by M Beth
A short prose detailing the feelings of a girl that is lost in her own world.
| She felt alone. Even in her own living room, surrounded by her amazing friends that cared for her so much, she felt invisible. It was almost as if her presence went unnoticed; she didn’t think that they saw her. It was strange that she felt this way, because sometimes she enjoyed not being seen. Every once in a while, she would try to see how small of an impact she could make on the world. She would close herself off and make herself as small as possible; if someone noticed her hiding, it meant they cared that she was gone. It meant that maybe, just maybe, there was someone out there who cared whether she lived or died. Sure, she was aware of her friends and family that loved her, but she wasn’t sure they loved her the way that she loved them. It was hard, when she loved so deeply, to fathom that anyone could care about her that much. So, at the end of the day, no matter how many times she heard the words “I love you,” she felt unloved, invisible, unseen.
In the back of her mind, she knew it would hurt her loved ones to hear her say that she felt this way. She could anticipate the look in their eyes as they sunk into themselves, feeling like a failure. She couldn’t do that to them; she couldn’t tell them that what they were doing didn’t seem to be enough. She loved them for everything they did for her. She loved them for putting effort into her, into a relationship with her, but she still felt alone. She desperately wanted what they were doing to be enough. She wanted to be comfortable in her own skin, not to feel like she was letting everyone down by reacting in the wrong way to their love. She was almost certain that her loneliness was her own fault, and wasn’t that the whole problem? Her emotions kept her so locked up in her own head, afraid to tell another soul that she was hurting, so she kept it all in. Kept herself marginally closed off to the ones she loved the most, perpetuating her own alienation.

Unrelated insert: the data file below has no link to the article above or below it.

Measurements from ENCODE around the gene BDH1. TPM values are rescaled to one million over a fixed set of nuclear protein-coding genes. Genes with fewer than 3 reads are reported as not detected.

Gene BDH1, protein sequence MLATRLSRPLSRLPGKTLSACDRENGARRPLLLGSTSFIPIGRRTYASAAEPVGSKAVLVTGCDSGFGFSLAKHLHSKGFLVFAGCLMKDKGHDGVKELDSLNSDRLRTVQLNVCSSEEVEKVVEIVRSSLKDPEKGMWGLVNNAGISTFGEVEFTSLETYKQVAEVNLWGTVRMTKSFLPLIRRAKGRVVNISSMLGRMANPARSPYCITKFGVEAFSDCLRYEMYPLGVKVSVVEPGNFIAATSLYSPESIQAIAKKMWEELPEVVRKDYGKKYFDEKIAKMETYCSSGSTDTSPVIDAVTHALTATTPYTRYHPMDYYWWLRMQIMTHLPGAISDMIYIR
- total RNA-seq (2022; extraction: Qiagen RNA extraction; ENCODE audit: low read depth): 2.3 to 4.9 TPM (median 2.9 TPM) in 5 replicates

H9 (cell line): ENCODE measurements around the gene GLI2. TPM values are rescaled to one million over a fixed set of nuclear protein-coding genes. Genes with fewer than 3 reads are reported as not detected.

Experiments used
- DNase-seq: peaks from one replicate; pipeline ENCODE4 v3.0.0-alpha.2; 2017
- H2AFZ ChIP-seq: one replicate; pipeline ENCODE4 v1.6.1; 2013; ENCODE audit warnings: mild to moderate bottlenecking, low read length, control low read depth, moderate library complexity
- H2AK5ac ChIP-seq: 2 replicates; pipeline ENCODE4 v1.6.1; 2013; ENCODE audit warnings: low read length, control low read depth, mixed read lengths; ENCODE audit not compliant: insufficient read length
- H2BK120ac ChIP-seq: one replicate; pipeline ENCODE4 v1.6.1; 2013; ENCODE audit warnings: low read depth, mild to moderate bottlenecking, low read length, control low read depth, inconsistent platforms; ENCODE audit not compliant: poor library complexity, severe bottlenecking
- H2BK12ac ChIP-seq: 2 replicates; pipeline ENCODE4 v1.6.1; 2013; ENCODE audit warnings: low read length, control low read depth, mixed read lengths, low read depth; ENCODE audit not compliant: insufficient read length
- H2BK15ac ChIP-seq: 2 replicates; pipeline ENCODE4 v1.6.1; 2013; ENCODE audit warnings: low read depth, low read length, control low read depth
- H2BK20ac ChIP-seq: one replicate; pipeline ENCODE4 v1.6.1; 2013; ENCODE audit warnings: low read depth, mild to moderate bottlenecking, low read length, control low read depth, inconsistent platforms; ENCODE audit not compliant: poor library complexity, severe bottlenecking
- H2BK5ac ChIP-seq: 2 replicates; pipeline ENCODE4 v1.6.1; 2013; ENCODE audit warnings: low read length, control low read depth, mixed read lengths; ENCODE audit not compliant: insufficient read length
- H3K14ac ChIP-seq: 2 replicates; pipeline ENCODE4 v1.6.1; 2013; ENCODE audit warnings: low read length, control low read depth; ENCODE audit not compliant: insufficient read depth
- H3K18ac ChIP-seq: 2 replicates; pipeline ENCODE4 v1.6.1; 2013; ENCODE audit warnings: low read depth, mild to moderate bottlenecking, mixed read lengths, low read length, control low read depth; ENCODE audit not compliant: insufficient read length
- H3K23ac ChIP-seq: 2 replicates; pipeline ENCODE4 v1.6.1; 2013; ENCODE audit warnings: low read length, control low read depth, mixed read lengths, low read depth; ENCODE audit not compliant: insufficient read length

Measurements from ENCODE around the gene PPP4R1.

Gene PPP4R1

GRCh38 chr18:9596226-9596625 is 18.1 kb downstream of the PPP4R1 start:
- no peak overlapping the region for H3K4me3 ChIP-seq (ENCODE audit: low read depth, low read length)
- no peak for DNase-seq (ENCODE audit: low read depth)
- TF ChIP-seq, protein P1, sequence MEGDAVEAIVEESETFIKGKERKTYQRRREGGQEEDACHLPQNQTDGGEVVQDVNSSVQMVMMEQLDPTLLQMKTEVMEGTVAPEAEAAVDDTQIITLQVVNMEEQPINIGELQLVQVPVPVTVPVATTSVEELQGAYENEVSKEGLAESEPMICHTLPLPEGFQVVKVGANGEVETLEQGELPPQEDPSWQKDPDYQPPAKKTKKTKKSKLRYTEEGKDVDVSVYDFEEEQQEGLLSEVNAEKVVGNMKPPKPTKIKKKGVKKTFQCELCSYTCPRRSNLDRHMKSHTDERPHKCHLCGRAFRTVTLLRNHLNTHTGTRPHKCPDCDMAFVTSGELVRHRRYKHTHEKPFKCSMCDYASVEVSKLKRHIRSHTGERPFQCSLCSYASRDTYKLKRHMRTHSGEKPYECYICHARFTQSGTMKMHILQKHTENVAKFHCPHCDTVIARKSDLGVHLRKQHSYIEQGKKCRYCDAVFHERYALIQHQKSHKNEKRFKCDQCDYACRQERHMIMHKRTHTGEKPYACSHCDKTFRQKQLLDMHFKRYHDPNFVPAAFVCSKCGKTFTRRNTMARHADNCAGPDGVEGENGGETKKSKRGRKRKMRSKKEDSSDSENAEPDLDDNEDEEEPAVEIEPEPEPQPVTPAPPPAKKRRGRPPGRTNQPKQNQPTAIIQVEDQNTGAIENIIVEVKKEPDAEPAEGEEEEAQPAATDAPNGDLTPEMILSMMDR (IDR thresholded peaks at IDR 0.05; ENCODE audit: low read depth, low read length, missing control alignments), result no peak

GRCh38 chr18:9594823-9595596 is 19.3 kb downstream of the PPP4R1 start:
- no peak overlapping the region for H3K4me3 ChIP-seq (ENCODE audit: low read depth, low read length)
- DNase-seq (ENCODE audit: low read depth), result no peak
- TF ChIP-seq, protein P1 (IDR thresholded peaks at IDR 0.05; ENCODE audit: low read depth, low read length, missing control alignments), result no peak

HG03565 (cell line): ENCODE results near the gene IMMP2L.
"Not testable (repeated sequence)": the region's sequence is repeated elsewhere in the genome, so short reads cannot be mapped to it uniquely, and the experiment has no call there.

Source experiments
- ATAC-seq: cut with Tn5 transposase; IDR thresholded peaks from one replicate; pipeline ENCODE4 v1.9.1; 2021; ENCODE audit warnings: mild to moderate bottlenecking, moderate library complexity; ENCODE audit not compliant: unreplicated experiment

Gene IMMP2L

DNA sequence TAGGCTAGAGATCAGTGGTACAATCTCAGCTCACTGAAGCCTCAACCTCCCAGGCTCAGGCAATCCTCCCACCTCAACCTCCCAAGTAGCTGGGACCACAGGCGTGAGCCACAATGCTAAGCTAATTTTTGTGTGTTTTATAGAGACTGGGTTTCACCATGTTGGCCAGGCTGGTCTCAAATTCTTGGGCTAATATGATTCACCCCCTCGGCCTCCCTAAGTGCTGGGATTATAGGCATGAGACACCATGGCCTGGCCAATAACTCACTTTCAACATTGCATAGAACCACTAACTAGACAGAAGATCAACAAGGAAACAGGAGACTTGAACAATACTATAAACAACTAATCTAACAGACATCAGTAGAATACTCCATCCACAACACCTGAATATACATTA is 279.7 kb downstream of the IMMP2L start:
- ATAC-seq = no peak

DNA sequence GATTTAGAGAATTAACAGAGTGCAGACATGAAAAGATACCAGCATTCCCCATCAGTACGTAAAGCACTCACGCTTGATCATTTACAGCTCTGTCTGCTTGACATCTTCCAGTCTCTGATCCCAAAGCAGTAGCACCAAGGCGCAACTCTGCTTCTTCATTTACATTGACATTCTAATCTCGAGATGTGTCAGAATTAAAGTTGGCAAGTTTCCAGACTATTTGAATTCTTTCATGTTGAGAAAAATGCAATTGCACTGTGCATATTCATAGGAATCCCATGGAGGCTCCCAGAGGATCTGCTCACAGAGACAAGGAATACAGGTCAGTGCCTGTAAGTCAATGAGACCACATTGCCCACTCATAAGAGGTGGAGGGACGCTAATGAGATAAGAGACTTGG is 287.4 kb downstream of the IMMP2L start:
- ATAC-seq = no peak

It was hard to shake: the feeling that she was the only one who knew what love for another person truly was. Maybe it was because she thought no one loved her. More accurately, she thought that her love for others was so incredibly different from their love for her. Her love for others must be so much deeper if they were able to live their lives without constantly thinking about her. She wished it wasn’t, but her mind was constantly consumed by thoughts of everyone she loved. If it wasn’t someone in her family, it was her best friend with whom she was hopelessly, desperately, in love. If not him, her loving roommate, soulmate, who kept her sane in her darkest times. If not her, another one of the dozens of people that she felt immense love for. She struggled to even name them all in one sitting, only because her love for every single one of them was all-consuming. She could only truly focus on one of them at a time, all of her heart and mind working overtime to appreciate every beautiful thing about them and hurting for every pain they felt. She felt everything they did, sometimes more than they even did. She wept for every pain they felt; she cried tears of joy at every triumph. How could they not do the same for her?
The reason she felt so alone was not because they had done anything to make her feel that way, but because they hadn’t done enough to make her feel otherwise. Sure, they were caring for her, but they weren’t feeling for her. It was difficult for her to wrap her head around the idea that other people didn’t feel as much as she did. Sometimes, it made her feel like an alien, a foreigner, lost amongst her peers. That was why she felt so lonely. She couldn’t find another person like her, and that was hard to handle. Maybe if she could see that love isn’t the same for everyone, she would be okay. If she could see that her family loved her differently than her best friend, or her roommate, she could be okay. Love is complicated; love is messy. Love is subjective; who could ever really understand it? That may have been the hardest part: accepting that she didn’t understand love the way she thought that she did. What is love, anyway?